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Fed. Regs. on Student Identity Verification, State Authorization of Distance Ed. Back on the Radar

As reported in today's Inside Higher Ed, the U.S. Department of Education (ED) has announced its intent to modify the rule-making effort it originally proposed last year to address federal student aid fraud concerns. In addition to reviving the dormant regulatory process on financial aid fraud, which puts back on the table EDUCAUSE's concerns about possible mandates regarding student identity verification, this morning's notice highlights ED's plan to expand the scope of the rule-making process to include the previously overturned regulation on distance education state authorization, among a range of other issues.

ED plans to hold three public hearings this May on the issues it proposes to add to the revived rule-making process from last year (the department originally said in May 2012 that it would launch the relevant rule-making committee in September 2012). Those hearings will take place in Washington, DC; Minneapolis, MN; and San Francisco, CA. The deadline for written comments will also be the end of May. (See the current notice on the rule-making process for more details.)

Other proposed issues for this round of rule-making that EDUCAUSE members might find interesting include potential revisions to the Clery Act, which addresses institutional requirements for tracking and reporting information on campus crime. The need for revisions arises from the reauthorization of the Violence Against Women Act (VAWA), which adds specific requirements for instituitons to provide information on domestic violence, dating violence, sexual assault, and stalking, as well as to inform students and staff about such crimes on or near campus.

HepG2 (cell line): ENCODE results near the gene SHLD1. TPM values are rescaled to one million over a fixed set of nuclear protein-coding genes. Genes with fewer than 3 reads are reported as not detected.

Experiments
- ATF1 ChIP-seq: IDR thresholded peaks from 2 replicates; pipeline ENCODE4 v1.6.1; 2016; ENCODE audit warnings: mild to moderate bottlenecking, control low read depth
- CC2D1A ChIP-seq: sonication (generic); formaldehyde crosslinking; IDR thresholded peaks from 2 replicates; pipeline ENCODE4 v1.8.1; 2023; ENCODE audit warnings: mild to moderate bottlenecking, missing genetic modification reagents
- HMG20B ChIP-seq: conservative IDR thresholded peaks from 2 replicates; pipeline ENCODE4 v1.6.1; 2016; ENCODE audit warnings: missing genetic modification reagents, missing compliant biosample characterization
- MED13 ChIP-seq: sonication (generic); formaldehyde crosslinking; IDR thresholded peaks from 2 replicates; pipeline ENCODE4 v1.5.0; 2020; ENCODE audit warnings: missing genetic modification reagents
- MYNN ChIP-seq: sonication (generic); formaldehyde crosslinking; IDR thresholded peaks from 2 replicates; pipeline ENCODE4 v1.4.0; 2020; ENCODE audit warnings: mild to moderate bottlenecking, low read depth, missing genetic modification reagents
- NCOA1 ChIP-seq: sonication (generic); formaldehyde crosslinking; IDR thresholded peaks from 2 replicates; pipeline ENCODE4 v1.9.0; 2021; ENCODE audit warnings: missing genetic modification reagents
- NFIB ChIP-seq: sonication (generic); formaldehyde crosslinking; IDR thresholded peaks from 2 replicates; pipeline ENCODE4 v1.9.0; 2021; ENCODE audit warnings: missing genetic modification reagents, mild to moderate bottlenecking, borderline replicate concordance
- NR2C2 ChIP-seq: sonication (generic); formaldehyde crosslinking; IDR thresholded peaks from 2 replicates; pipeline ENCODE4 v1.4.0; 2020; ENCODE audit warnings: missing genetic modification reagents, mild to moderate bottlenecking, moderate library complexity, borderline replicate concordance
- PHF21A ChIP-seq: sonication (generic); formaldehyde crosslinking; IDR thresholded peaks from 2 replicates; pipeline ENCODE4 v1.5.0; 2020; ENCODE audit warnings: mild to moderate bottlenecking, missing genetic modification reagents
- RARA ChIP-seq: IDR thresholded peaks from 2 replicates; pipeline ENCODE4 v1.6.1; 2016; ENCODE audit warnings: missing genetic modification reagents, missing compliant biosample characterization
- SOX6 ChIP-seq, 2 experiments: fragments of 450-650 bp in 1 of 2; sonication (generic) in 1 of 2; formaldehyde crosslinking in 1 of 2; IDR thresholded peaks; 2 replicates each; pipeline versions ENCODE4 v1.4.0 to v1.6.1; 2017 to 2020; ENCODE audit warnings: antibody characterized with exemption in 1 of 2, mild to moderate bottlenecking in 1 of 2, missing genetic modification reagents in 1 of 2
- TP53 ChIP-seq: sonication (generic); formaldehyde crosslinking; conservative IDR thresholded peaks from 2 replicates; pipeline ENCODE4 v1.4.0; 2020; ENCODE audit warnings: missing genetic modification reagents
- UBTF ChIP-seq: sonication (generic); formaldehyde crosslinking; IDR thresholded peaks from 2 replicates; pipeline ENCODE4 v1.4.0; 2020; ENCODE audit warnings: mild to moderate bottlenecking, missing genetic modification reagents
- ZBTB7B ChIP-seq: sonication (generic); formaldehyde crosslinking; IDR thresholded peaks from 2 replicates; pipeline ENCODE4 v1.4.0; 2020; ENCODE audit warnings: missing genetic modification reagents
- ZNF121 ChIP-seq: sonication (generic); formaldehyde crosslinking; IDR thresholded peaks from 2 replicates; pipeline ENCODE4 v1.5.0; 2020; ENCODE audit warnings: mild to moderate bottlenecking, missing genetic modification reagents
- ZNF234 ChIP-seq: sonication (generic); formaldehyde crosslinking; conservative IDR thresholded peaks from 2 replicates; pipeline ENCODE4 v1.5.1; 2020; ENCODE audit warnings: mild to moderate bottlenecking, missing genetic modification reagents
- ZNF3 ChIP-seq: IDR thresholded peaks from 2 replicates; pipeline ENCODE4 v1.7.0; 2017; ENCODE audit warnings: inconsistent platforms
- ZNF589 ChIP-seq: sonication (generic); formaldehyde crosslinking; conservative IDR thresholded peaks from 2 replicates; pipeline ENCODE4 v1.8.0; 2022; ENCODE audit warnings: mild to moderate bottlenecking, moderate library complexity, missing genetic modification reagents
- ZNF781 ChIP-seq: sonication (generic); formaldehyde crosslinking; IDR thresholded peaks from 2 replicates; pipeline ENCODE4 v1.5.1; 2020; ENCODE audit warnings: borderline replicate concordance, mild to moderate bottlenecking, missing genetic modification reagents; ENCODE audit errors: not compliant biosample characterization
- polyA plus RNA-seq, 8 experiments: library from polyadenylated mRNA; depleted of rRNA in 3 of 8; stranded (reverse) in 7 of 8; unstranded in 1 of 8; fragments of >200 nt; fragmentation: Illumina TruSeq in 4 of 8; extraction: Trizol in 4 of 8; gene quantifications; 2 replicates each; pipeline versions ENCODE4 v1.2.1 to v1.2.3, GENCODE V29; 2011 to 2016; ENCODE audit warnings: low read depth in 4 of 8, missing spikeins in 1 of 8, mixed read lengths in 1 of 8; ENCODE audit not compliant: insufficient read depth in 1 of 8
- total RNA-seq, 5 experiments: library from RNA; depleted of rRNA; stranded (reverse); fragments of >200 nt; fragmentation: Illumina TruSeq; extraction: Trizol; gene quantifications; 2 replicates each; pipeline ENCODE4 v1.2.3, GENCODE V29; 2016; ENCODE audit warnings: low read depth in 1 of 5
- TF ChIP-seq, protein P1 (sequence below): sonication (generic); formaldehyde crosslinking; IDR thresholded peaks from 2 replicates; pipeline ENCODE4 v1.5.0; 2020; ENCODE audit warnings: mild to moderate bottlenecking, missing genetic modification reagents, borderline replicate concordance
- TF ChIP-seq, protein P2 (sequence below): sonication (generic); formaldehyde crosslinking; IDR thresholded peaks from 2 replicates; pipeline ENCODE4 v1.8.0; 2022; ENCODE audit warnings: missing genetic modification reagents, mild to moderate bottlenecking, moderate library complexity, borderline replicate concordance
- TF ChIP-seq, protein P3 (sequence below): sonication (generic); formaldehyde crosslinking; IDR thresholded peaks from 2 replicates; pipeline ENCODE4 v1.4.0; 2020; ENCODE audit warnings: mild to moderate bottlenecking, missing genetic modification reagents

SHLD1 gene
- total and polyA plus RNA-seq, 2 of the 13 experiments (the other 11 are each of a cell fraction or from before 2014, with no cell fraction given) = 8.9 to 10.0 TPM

The planned expansion of this rule-making effort will also involve another set of ED regulations overturned by the courts--those on reporting and accountability for "gainful employment" programs (i.e., vocational and/or non-degree programs that ostensibly lead directly to employment in a recognized occupation). The department's original regulations in this area were overturned because the court found that ED had provided insufficient justification for its choice of reporting and accountability metrics (e.g., the threshold the regulations set for the percentage of a program's graduates that had to be repaying their student loans in order for the program to continue participating in the federal student loan program). As with the distance education state authorization regulation, however, the court did not find that ED had exceeded its authority in trying to establish regulations in this space. Thus, ED is taking this opportunity to revisit the issue and try to develop regulations that will withstand legal scrutiny.

Finally, the most interesting aspect of today's ED notice (as in the ancient Chinese curse, "May you live in interesting times. . .") is the following paragraph (with emphasis added), which is likely to keep higher education associations and their policy professionals busy (and possibly sleepless) for a long time: 

"Over the next several years, the Department intends to conduct rulemakings related to the title IV Federal Student Aid programs. . . . We expect to announce the formation of additional negotiated rulemaking committees to address more directly access to, and the affordability of, higher education and possible steps to improve the quality of higher education in the United States and to better encourage students to complete their education. This long-term agenda will take several years to complete."


I think this is an issue that must be addressed. If someone else is completing courses for the student enrolled it is nothing but fraud. 


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